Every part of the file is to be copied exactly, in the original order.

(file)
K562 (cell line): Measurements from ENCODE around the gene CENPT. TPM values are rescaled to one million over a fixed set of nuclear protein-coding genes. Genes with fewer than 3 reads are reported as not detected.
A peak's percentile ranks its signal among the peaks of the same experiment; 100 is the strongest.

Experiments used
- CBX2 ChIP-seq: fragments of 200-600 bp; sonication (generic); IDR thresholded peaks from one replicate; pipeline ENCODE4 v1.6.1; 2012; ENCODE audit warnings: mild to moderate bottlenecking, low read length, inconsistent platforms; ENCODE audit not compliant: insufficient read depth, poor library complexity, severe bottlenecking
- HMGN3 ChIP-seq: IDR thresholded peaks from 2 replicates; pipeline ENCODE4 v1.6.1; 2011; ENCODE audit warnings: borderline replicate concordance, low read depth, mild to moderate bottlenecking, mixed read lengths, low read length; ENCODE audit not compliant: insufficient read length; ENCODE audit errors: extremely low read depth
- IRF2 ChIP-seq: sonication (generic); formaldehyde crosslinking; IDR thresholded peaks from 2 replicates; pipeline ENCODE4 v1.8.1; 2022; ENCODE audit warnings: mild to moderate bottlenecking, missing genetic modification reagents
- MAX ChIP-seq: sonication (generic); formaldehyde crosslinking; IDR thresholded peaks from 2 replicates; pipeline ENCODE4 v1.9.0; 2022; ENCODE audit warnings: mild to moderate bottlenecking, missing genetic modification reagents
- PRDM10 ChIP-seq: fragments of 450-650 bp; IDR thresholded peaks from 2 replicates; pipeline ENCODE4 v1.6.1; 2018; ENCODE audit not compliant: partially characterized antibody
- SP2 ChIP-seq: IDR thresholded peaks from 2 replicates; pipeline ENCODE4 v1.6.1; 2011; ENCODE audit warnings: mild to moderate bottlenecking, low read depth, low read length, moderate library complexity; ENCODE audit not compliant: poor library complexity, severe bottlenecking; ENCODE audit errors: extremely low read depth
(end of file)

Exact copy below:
K562 (cell line): Measurements from ENCODE around the gene CENPT. TPM values are rescaled to one million over a fixed set of nuclear protein-coding genes. Genes with fewer than 3 reads are reported as not detected.
A peak's percentile ranks its signal among the peaks of the same experiment; 100 is the strongest.

Experiments used
- CBX2 ChIP-seq: fragments of 200-600 bp; sonication (generic); IDR thresholded peaks from one replicate; pipeline ENCODE4 v1.6.1; 2012; ENCODE audit warnings: mild to moderate bottlenecking, low read length, inconsistent platforms; ENCODE audit not compliant: insufficient read depth, poor library complexity, severe bottlenecking
- HMGN3 ChIP-seq: IDR thresholded peaks from 2 replicates; pipeline ENCODE4 v1.6.1; 2011; ENCODE audit warnings: borderline replicate concordance, low read depth, mild to moderate bottlenecking, mixed read lengths, low read length; ENCODE audit not compliant: insufficient read length; ENCODE audit errors: extremely low read depth
- IRF2 ChIP-seq: sonication (generic); formaldehyde crosslinking; IDR thresholded peaks from 2 replicates; pipeline ENCODE4 v1.8.1; 2022; ENCODE audit warnings: mild to moderate bottlenecking, missing genetic modification reagents
- MAX ChIP-seq: sonication (generic); formaldehyde crosslinking; IDR thresholded peaks from 2 replicates; pipeline ENCODE4 v1.9.0; 2022; ENCODE audit warnings: mild to moderate bottlenecking, missing genetic modification reagents
- PRDM10 ChIP-seq: fragments of 450-650 bp; IDR thresholded peaks from 2 replicates; pipeline ENCODE4 v1.6.1; 2018; ENCODE audit not compliant: partially characterized antibody
- SP2 ChIP-seq: IDR thresholded peaks from 2 replicates; pipeline ENCODE4 v1.6.1; 2011; ENCODE audit warnings: mild to moderate bottlenecking, low read depth, low read length, moderate library complexity; ENCODE audit not compliant: poor library complexity, severe bottlenecking; ENCODE audit errors: extremely low read depth